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Designer furniture retailer Lombok becomes first UK company to be convicted under illegal logging laws


Designer furniture retailer Lombok has become the first UK company to be convicted and fined under illegal logging rules designed to stop the import of timber linked to widespread deforestation around the world.

Environmental groups said the conviction was likely to be the “tip of the iceberg” as many firms, particularly in the furniture sector, still don’t have a grip on where their raw materials come from.

Authorities twice warned Lombok in 2015 after it failed to ensure that items it had sourced from India were made out of wood from legal logging sites, but the company continued to sell those items, the Department for Business Energy and Industrial Strategy said on Wednesday.

In October 2016, enforcement officers visited Lombok’s central London showroom and found the company had again not made checks on a type of imported artisan sideboard it was selling. 

The company was convicted at Westminster Magistrates Court and fined £5,000 plus costs. The District Judge stated that enforcing illegal logging rules was “important” in addressing environmental and biodiversity concerns as well as instilling public confidence that companies do not endanger those.

Lombok’s previous failures were taken as an aggravating factor, though the judge said in mitigation that the company had reacted proactively and entered an early guilty plea.

Lombok trades as a purveyor of “eastern-influenced and hand-crafted designer furniture, lighting and homewares”.

Items listed on Lombok’s website at the time of writing include a sideboard for £1,475 (reduced from £1,855) and a chest of drawers for £1,335. 

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Lombok trades as a purveyor of ‘eastern-influenced and hand-crafted designer furniture, lighting and homewares‘ (Lombok)

A spokesperson for BEIS said the prosecution should act as a warning to other companies who might be importing uncertified timber.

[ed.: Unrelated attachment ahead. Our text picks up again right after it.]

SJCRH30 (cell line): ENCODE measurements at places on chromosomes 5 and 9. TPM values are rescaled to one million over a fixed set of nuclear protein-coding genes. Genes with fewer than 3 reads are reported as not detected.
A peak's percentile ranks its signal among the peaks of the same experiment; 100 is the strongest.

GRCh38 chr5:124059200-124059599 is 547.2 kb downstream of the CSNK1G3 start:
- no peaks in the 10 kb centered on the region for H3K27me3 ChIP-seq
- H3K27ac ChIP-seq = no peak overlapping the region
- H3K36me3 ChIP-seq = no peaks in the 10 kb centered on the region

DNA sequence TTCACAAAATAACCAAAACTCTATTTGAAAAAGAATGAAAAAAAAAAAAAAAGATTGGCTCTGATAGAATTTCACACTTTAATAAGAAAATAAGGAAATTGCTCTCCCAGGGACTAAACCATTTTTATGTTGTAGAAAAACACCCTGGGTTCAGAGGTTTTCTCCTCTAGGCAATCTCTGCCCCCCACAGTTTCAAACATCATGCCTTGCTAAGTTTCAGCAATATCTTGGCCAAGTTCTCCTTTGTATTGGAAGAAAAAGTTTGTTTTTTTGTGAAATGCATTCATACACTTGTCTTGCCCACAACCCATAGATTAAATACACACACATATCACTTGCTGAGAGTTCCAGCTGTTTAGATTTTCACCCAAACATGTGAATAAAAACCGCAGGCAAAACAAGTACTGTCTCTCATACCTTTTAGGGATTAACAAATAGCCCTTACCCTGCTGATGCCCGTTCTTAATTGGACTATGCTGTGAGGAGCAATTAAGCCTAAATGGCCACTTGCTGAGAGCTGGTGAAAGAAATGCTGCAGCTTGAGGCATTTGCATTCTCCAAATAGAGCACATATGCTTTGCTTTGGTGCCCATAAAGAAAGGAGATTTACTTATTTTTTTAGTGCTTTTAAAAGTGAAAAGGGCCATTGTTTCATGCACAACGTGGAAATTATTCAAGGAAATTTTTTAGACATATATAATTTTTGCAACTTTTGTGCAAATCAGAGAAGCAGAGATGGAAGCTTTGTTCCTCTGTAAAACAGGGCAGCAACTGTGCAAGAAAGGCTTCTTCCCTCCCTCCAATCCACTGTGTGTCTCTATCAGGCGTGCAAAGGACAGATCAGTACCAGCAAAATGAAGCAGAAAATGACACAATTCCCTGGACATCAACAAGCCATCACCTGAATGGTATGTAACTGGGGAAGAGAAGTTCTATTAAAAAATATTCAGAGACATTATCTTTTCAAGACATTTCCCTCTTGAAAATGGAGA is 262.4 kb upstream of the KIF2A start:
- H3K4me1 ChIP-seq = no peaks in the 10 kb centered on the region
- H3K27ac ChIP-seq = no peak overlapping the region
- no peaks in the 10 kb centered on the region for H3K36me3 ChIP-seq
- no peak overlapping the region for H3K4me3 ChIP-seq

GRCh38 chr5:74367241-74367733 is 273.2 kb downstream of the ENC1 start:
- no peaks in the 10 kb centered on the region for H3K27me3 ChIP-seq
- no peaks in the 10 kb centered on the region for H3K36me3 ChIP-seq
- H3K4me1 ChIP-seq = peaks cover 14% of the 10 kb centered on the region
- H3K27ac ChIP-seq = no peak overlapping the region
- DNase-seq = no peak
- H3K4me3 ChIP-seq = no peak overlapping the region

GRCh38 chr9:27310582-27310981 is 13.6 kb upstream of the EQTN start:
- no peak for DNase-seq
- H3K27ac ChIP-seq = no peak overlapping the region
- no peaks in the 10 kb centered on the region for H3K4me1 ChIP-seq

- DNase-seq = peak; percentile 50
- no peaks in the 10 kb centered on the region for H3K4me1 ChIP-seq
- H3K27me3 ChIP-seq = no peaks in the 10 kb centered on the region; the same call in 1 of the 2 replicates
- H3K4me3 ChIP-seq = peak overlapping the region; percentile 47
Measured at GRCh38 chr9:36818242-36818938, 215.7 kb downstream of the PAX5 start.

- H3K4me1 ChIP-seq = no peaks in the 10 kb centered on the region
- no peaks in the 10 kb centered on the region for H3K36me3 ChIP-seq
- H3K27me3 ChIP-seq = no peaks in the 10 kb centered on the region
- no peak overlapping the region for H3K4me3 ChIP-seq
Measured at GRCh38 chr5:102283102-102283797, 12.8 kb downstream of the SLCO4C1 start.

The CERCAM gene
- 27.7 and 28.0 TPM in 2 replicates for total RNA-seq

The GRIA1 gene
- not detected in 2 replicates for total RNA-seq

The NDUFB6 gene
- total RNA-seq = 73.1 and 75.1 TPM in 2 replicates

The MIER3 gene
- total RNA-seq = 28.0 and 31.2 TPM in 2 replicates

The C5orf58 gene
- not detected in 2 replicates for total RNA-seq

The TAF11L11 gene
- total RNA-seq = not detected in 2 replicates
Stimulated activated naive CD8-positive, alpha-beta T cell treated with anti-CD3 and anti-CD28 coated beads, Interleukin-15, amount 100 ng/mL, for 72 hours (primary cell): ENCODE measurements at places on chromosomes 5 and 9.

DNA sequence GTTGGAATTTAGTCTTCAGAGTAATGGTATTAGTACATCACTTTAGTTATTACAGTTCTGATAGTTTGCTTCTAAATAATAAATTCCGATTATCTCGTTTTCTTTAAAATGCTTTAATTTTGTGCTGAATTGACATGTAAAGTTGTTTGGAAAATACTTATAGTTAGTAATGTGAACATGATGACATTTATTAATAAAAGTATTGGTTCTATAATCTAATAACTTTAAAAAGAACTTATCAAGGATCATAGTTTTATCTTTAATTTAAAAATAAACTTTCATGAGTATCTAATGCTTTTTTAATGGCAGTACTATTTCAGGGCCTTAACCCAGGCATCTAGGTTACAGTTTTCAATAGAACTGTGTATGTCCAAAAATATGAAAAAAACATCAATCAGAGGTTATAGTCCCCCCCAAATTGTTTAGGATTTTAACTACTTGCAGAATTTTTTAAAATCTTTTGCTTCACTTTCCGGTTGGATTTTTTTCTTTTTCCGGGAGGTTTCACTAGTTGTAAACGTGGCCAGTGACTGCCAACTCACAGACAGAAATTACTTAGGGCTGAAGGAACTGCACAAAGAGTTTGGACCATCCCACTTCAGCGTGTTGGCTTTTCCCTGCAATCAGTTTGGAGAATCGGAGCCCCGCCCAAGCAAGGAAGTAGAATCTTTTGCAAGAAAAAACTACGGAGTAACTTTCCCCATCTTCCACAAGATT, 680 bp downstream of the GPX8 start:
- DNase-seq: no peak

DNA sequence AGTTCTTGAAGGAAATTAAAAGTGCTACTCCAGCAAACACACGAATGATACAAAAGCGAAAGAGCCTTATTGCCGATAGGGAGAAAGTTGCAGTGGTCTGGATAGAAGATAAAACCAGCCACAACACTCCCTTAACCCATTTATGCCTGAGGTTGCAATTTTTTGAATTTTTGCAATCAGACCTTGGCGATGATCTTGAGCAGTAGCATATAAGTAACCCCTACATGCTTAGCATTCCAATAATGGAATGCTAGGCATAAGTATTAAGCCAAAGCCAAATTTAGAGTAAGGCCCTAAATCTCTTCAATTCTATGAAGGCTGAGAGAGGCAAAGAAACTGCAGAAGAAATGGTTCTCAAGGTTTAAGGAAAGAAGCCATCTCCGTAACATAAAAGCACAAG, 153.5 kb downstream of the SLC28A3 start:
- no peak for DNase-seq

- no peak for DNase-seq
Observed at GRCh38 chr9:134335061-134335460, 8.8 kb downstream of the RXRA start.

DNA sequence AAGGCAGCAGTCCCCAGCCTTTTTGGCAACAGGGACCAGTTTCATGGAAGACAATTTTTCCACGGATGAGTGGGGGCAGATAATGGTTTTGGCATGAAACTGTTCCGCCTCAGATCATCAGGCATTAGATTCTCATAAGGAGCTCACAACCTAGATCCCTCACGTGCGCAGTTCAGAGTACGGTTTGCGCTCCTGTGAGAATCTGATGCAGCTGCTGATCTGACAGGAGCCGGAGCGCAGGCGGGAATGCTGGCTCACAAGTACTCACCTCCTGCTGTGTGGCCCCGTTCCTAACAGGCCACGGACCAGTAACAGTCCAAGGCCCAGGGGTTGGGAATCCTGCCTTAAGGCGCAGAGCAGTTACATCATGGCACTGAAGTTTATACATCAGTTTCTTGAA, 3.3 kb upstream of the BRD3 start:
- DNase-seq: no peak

Julia Young, global forest and trade network manager for WWF, said that her organisation was “extremely pleased” to learn that Lombok had been fined. “Companies must invest in the forests that they rely on, rather than exploit them,” she said.

“It is surprising that Lombok ignored the warnings from the enforcement agency to take action, and it is the right outcome that they have been penalised for ignoring the law.”

Ms Young said that Government and businesses must take urgent action to prevent the sale of illegal timber and that higher penalties than the one handed to Lombok would act as a more effective deterrent.

WWF’s research has found that many businesses don’t have policies on how they buy their timber, four years after the EU Timber Regulations (EUTR) were introduced. This often goes hand in hand with failure to carry out due diligence on suppliers and their sources, the environmental organisation said.

The EUTR requires importers or sellers of timber and wood products to keep records of the sources of their supplies.

The rules are intended to slow the global trade in illegal timber which Interpol estimates to be worth between $30bn (£23bn) and $90bn every year.

Daniela Montalto, Greenpeace UK forests campaigner, warned companies that they face huge damage to their reputations if they break timber rules. 

“Deforestation, which illegal logging leads to, is not just about habitat loss – forests are of fundamental importance to life on Earth,” she said 

“They are vital resources for local communities but the impact of their loss can also be far reaching. Computer modelling has shown that deforestation in Asia could lead to changes in the route storms take over Europe, and Amazon deforestation could increase annual rainfall in northern Europe. 

“Europe’s market is still contaminated with timber from countries where forests are being illegally cleared and degraded and this is why it’s essential the EUTR are executed consistently to tackle it.” 

The Independent has contacted Lombok for comment.


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